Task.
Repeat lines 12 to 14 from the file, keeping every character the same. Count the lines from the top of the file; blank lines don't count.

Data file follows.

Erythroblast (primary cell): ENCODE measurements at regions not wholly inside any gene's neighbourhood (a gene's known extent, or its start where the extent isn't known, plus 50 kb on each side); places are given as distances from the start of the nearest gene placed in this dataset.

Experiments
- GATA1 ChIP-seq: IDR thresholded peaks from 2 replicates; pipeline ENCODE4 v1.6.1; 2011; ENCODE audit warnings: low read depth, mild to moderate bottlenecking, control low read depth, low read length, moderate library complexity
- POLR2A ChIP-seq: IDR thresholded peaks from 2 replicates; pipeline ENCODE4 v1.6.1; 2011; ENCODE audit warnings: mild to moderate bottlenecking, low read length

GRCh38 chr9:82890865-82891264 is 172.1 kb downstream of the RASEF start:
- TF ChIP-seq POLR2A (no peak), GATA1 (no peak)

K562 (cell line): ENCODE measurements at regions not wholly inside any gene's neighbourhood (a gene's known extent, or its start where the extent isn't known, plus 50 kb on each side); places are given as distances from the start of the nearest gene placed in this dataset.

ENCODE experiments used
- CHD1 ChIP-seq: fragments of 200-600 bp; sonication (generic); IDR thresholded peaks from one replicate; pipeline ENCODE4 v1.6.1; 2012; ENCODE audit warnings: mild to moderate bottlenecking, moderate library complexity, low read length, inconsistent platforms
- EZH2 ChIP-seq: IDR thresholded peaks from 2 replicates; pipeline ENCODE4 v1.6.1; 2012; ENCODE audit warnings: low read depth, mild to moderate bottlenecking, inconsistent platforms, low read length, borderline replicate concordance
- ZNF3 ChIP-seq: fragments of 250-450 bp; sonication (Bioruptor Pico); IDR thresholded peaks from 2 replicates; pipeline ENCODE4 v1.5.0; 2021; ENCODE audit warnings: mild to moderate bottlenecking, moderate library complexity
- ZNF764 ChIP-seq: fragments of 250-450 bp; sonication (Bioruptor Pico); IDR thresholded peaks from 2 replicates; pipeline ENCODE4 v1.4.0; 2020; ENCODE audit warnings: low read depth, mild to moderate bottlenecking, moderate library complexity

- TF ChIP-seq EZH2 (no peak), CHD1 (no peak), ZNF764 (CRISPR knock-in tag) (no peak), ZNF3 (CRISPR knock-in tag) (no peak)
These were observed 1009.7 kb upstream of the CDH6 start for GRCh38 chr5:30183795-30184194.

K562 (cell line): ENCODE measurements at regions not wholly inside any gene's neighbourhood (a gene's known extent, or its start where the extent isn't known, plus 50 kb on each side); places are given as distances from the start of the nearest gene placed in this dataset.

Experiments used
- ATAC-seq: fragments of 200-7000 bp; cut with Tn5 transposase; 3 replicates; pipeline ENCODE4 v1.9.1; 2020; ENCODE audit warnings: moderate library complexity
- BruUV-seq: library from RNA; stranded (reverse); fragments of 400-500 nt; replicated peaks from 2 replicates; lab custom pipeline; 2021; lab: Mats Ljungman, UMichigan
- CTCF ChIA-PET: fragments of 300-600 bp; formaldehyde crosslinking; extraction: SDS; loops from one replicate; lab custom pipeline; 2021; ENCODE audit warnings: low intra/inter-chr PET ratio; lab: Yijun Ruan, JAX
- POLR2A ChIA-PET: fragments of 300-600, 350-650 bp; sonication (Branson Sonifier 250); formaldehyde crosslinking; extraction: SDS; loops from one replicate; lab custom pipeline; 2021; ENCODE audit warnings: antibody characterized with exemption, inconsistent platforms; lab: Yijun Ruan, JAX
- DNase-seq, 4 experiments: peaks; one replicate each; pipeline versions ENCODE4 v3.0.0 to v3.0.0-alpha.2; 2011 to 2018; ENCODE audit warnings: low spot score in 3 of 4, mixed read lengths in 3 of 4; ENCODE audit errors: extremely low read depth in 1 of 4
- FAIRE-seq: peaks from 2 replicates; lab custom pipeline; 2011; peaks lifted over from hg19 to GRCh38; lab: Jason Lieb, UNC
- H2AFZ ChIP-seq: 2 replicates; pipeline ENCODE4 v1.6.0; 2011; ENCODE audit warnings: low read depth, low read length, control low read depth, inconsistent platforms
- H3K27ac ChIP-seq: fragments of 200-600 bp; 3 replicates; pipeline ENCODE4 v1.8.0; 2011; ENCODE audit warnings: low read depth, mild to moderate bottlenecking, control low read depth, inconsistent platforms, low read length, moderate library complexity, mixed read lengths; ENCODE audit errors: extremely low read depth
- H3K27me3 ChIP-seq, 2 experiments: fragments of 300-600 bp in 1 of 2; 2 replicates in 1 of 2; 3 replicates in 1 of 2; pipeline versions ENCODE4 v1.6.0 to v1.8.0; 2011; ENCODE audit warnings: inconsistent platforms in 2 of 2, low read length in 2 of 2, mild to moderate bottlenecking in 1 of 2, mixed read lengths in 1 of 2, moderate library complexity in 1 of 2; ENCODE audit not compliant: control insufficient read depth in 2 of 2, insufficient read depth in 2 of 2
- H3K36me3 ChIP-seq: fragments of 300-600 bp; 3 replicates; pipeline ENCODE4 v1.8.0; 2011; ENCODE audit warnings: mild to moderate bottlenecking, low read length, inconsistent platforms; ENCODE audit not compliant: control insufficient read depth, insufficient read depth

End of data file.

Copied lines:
- ZNF764 ChIP-seq: fragments of 250-450 bp; sonication (Bioruptor Pico); IDR thresholded peaks from 2 replicates; pipeline ENCODE4 v1.4.0; 2020; ENCODE audit warnings: low read depth, mild to moderate bottlenecking, moderate library complexity

- TF ChIP-seq EZH2 (no peak), CHD1 (no peak), ZNF764 (CRISPR knock-in tag) (no peak), ZNF3 (CRISPR knock-in tag) (no peak)
These were observed 1009.7 kb upstream of the CDH6 start for GRCh38 chr5:30183795-30184194.